Area doctors concerned over emerging variants, some with ability to avoid COVID-19 antibodies
MILWAUKEE (CBS 58) -- While it’s normal for viruses like COVID-19 to mutate over time, area doctors are keeping a close eye on three particular COVID-19 variants, because some may have the ability to avoid natural antibodies.
“Each of them appears to bind better to our cells, making them more easily transmitted from person to person,” said Dr. Ben Weston, associate professor at the Medical College of Wisconsin and medical director for Milwaukee County’s Office of Emergency Management.
Each of the three COVID-19 variants come from different countries, including the United Kingdom, South Africa and Brazil. While they’re known for their ability to spread faster, Dr. Weston says two of them could cause a new set of problems.
“In particular, the variants in South Africa and Brazil appear to also be able to avoid the antibodies that have been created from previous COVID infections,” adds Dr. Weston.
Dr. Weston says this means people previously infected with COVID-19 may be more prone to reinfection with the new variants.
“The Brazil variant was first confirmed Monday and that was a case in Minnesota. The South African variant has not been yet detected in the United States and we certainly hope it stays that way,” he said.
Natural antibodies and the COVID-19 vaccine are both shown to be effective in fighting the U.K. variant, which is likely already widespread in the United States amid the vaccine rollout. As for the other two, Dr. Weston says the strains from South Africa and Brazil remain a question.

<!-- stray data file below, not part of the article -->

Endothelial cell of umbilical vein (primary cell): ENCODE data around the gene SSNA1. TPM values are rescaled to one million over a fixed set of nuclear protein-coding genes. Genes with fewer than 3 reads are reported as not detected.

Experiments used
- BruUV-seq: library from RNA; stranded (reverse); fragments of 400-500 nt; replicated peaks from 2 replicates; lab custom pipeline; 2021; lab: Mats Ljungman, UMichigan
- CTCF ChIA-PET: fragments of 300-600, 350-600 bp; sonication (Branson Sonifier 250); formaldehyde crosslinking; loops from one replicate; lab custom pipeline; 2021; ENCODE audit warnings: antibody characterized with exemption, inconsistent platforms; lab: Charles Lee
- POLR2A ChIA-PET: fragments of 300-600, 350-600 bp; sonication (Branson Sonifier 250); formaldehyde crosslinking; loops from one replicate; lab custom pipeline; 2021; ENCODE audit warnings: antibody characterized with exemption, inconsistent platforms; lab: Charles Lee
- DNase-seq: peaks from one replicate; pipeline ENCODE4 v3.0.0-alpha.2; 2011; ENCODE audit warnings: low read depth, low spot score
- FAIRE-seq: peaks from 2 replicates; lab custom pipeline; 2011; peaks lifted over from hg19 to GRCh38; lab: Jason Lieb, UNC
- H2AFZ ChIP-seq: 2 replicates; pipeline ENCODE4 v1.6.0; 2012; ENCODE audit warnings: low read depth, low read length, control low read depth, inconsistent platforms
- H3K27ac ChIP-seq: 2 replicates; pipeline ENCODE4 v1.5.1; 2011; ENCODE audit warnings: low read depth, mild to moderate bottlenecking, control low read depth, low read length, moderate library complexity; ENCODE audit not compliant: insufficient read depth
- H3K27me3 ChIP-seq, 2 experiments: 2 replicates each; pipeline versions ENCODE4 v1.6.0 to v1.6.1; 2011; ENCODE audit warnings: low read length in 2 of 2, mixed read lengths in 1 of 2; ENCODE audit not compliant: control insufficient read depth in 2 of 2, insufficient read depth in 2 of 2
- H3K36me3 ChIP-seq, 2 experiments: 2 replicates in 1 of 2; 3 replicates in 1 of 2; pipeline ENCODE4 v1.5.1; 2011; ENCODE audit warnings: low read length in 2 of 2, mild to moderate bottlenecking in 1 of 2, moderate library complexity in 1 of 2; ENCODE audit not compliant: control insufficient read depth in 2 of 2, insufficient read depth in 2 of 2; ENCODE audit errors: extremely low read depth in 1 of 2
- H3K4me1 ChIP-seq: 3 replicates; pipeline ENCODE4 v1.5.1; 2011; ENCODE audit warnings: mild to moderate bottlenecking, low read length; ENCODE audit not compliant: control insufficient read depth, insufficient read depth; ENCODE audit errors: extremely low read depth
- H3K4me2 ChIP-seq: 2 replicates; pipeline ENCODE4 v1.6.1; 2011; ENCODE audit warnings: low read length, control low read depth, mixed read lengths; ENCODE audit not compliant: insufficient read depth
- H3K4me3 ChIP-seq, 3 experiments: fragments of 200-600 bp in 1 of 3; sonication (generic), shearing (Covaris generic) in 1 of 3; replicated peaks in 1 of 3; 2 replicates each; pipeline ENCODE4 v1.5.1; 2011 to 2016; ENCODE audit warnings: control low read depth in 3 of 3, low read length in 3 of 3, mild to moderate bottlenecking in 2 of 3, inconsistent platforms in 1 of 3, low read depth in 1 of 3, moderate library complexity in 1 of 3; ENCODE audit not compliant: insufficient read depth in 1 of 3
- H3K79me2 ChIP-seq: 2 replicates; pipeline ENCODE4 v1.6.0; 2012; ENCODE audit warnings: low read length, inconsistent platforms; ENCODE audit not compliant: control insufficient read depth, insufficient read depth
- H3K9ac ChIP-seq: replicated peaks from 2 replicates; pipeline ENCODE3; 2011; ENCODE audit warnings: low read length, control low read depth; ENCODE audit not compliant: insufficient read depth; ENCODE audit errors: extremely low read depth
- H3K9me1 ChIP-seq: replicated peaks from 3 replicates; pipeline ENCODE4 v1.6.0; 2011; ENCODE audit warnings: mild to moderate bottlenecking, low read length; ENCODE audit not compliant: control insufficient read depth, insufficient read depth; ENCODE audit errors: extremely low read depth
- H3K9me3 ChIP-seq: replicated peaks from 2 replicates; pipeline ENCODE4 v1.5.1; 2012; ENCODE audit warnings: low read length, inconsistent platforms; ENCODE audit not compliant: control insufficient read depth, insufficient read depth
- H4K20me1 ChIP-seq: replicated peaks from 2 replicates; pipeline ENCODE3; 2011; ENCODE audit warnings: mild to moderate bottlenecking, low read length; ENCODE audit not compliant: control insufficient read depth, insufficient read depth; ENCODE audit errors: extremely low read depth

“We would expect that the vaccine would still be effective even against these variants, though perhaps not quite at the extremely high 94 or 95-percent effectiveness,” says Dr. Weston.
“I’m doing everything I can and I will continue to do everything I can to get more vaccinations to the city of Milwaukee,” said Milwaukee Mayor Tom Barrett.
Dr. Weston is worried the new variants could eventually cause another wave of infections amid low testing numbers Milwaukee is experiencing now.
“That combination of increased transmissibility and less immunity for those who’ve been sick absolutely raises a concern for another wave of infection,” Dr. Weston said.
“I think it’s important for us to keep that focus on testing because that’s one of the fronts in this war that we need to continue to fight,” said Mayor Barrett. “Unfortunately we have seen a decrease in the number of people who have been tested.”
Despite the emerging variants, Dr. Weston says COVID-19 precautions should not change at all.
“We should still mask, we should still distance, we should still avoid gatherings and certainly we should still receive the vaccine when it’s offered to us,” he says.